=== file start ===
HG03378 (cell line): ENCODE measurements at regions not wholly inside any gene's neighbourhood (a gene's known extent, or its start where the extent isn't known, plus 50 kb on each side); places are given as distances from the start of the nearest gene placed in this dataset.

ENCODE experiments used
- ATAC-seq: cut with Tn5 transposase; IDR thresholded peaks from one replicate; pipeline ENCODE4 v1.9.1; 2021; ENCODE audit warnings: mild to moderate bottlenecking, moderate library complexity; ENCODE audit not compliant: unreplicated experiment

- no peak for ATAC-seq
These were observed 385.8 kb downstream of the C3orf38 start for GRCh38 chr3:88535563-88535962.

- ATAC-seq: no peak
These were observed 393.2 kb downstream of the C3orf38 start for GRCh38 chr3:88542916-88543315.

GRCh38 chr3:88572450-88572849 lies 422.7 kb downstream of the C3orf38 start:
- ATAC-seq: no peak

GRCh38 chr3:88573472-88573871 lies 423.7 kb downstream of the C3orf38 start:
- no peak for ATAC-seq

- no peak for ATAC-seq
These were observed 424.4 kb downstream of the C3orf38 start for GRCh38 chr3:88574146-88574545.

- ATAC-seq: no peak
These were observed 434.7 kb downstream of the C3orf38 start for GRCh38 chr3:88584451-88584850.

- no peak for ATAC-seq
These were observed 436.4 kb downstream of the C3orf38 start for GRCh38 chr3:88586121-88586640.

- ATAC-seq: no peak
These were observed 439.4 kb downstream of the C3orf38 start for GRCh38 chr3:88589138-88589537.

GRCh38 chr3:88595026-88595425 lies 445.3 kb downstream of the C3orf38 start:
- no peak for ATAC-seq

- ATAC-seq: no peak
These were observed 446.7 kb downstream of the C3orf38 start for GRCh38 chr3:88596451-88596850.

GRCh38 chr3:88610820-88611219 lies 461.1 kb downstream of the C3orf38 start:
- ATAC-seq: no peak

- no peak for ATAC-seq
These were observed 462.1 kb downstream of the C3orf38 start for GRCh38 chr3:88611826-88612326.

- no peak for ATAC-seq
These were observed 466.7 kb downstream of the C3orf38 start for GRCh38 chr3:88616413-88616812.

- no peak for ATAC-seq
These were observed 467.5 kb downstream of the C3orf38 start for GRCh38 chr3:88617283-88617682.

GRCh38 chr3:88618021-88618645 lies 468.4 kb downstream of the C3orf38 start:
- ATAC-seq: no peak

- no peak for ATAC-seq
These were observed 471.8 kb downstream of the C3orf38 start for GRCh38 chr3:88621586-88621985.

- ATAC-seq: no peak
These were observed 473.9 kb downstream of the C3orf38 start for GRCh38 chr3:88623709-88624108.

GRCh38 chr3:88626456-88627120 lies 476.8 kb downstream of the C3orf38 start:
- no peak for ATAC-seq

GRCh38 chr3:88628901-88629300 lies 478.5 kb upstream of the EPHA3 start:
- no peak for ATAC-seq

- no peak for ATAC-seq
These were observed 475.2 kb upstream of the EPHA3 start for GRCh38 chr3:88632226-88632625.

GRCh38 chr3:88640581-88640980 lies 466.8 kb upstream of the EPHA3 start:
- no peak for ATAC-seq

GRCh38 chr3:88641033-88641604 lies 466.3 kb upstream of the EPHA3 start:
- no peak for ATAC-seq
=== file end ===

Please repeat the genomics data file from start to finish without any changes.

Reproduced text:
HG03378 (cell line): ENCODE measurements at regions not wholly inside any gene's neighbourhood (a gene's known extent, or its start where the extent isn't known, plus 50 kb on each side); places are given as distances from the start of the nearest gene placed in this dataset.

ENCODE experiments used
- ATAC-seq: cut with Tn5 transposase; IDR thresholded peaks from one replicate; pipeline ENCODE4 v1.9.1; 2021; ENCODE audit warnings: mild to moderate bottlenecking, moderate library complexity; ENCODE audit not compliant: unreplicated experiment

- no peak for ATAC-seq
These were observed 385.8 kb downstream of the C3orf38 start for GRCh38 chr3:88535563-88535962.

- ATAC-seq: no peak
These were observed 393.2 kb downstream of the C3orf38 start for GRCh38 chr3:88542916-88543315.

GRCh38 chr3:88572450-88572849 lies 422.7 kb downstream of the C3orf38 start:
- ATAC-seq: no peak

GRCh38 chr3:88573472-88573871 lies 423.7 kb downstream of the C3orf38 start:
- no peak for ATAC-seq

- no peak for ATAC-seq
These were observed 424.4 kb downstream of the C3orf38 start for GRCh38 chr3:88574146-88574545.

- ATAC-seq: no peak
These were observed 434.7 kb downstream of the C3orf38 start for GRCh38 chr3:88584451-88584850.

- no peak for ATAC-seq
These were observed 436.4 kb downstream of the C3orf38 start for GRCh38 chr3:88586121-88586640.

- ATAC-seq: no peak
These were observed 439.4 kb downstream of the C3orf38 start for GRCh38 chr3:88589138-88589537.

GRCh38 chr3:88595026-88595425 lies 445.3 kb downstream of the C3orf38 start:
- no peak for ATAC-seq

- ATAC-seq: no peak
These were observed 446.7 kb downstream of the C3orf38 start for GRCh38 chr3:88596451-88596850.

GRCh38 chr3:88610820-88611219 lies 461.1 kb downstream of the C3orf38 start:
- ATAC-seq: no peak

- no peak for ATAC-seq
These were observed 462.1 kb downstream of the C3orf38 start for GRCh38 chr3:88611826-88612326.

- no peak for ATAC-seq
These were observed 466.7 kb downstream of the C3orf38 start for GRCh38 chr3:88616413-88616812.

- no peak for ATAC-seq
These were observed 467.5 kb downstream of the C3orf38 start for GRCh38 chr3:88617283-88617682.

GRCh38 chr3:88618021-88618645 lies 468.4 kb downstream of the C3orf38 start:
- ATAC-seq: no peak

- no peak for ATAC-seq
These were observed 471.8 kb downstream of the C3orf38 start for GRCh38 chr3:88621586-88621985.

- ATAC-seq: no peak
These were observed 473.9 kb downstream of the C3orf38 start for GRCh38 chr3:88623709-88624108.

GRCh38 chr3:88626456-88627120 lies 476.8 kb downstream of the C3orf38 start:
- no peak for ATAC-seq

GRCh38 chr3:88628901-88629300 lies 478.5 kb upstream of the EPHA3 start:
- no peak for ATAC-seq

- no peak for ATAC-seq
These were observed 475.2 kb upstream of the EPHA3 start for GRCh38 chr3:88632226-88632625.

GRCh38 chr3:88640581-88640980 lies 466.8 kb upstream of the EPHA3 start:
- no peak for ATAC-seq

GRCh38 chr3:88641033-88641604 lies 466.3 kb upstream of the EPHA3 start:
- no peak for ATAC-seq